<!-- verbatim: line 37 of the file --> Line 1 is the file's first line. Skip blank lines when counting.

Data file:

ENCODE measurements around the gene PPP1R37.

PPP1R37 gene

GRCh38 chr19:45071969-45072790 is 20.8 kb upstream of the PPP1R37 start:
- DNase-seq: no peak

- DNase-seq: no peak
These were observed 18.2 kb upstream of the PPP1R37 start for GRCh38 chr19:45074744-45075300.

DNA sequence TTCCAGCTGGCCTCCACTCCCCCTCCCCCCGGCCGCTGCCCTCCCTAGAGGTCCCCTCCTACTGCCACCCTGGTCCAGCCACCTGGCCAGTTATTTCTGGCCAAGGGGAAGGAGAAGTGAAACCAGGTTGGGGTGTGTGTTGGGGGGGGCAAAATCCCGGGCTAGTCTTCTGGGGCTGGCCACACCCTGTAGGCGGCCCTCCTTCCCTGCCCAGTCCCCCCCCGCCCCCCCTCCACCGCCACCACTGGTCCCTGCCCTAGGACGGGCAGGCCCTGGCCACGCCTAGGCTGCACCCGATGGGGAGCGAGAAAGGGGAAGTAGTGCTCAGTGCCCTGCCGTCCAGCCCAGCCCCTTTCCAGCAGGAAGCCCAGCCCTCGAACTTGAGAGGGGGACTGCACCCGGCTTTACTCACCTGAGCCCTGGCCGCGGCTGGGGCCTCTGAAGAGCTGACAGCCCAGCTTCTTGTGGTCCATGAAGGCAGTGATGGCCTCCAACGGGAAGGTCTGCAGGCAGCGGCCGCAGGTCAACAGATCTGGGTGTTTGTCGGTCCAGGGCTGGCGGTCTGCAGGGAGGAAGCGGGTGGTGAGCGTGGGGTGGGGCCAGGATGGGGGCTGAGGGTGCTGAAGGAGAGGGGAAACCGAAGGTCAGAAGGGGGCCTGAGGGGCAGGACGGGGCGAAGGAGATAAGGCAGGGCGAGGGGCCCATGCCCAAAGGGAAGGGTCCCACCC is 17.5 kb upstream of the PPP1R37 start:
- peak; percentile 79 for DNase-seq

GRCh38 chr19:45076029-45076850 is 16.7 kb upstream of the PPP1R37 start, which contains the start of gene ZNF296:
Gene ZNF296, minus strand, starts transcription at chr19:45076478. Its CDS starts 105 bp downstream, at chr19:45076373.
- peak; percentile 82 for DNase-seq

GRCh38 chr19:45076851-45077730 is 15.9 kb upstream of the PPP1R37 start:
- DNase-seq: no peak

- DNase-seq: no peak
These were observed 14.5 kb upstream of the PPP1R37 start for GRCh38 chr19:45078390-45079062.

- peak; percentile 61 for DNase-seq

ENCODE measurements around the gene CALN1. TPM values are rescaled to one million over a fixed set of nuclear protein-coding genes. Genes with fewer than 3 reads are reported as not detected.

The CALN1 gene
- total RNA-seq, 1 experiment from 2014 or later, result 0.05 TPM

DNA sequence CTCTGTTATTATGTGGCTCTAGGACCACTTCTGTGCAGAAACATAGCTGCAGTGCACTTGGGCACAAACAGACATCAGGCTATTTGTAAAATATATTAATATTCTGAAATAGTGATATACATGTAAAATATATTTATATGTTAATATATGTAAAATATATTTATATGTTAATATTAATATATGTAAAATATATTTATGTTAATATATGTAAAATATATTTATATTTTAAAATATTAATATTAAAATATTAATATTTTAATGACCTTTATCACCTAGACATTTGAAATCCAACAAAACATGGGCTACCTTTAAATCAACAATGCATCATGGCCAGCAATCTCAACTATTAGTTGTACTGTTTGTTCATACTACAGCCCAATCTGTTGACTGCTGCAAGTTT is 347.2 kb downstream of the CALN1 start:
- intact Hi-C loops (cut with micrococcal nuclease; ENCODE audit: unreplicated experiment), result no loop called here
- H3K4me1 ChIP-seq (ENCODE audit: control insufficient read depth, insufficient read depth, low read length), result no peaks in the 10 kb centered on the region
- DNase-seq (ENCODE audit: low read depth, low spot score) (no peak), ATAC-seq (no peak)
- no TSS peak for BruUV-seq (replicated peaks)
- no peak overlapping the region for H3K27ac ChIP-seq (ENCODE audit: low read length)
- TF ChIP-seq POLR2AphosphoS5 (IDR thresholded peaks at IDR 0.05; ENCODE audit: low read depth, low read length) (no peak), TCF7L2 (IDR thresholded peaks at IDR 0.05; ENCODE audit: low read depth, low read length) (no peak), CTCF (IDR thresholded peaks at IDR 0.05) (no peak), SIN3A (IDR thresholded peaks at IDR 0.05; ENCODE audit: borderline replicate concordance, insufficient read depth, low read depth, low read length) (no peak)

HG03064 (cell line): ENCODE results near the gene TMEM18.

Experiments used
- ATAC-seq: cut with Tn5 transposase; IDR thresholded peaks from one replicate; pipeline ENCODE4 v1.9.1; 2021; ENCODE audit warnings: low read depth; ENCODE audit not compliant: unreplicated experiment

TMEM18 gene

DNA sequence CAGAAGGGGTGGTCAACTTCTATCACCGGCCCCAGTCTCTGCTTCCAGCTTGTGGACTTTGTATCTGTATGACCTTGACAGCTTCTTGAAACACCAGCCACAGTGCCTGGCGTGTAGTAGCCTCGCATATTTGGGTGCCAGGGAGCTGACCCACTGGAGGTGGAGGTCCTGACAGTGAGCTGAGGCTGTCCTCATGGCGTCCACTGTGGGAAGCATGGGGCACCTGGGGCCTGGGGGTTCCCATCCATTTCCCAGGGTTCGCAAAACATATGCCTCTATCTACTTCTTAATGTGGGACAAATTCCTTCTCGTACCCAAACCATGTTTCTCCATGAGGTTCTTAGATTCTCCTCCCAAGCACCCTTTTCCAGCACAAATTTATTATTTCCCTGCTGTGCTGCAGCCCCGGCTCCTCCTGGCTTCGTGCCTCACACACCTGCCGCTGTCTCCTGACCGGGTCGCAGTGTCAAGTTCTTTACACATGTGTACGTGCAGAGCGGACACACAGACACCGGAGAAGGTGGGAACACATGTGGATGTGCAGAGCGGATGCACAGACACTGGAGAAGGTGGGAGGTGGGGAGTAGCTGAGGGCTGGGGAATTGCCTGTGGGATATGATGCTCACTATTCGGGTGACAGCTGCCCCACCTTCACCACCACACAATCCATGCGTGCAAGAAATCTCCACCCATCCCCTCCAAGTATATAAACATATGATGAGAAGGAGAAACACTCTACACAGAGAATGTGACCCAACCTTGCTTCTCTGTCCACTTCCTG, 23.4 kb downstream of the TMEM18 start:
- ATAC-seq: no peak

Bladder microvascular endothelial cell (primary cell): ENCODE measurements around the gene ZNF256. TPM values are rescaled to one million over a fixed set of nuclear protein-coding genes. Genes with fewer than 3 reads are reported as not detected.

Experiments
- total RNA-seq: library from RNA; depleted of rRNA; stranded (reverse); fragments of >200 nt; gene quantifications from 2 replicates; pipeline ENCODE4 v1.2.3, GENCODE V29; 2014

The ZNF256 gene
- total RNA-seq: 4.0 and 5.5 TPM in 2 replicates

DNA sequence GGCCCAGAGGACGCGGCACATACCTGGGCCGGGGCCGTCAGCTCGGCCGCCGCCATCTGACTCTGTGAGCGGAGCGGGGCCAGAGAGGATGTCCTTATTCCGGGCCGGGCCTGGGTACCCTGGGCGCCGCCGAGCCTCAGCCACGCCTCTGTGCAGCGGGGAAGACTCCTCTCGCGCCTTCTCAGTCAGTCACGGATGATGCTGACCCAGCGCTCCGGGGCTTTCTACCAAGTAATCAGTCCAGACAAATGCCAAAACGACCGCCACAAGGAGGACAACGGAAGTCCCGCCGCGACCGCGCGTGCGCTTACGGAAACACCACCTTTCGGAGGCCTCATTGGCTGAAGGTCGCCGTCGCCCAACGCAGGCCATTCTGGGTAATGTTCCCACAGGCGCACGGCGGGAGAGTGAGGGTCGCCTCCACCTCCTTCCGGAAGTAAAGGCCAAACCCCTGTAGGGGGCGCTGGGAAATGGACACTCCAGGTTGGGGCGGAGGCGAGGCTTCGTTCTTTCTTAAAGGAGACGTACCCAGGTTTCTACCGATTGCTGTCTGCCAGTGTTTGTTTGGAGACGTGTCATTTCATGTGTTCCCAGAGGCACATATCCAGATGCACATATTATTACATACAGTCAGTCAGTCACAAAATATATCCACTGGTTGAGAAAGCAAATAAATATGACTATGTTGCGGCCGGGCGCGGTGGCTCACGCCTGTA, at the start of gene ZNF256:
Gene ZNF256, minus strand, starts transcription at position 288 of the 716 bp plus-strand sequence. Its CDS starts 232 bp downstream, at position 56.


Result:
- total RNA-seq: 4.0 and 5.5 TPM in 2 replicates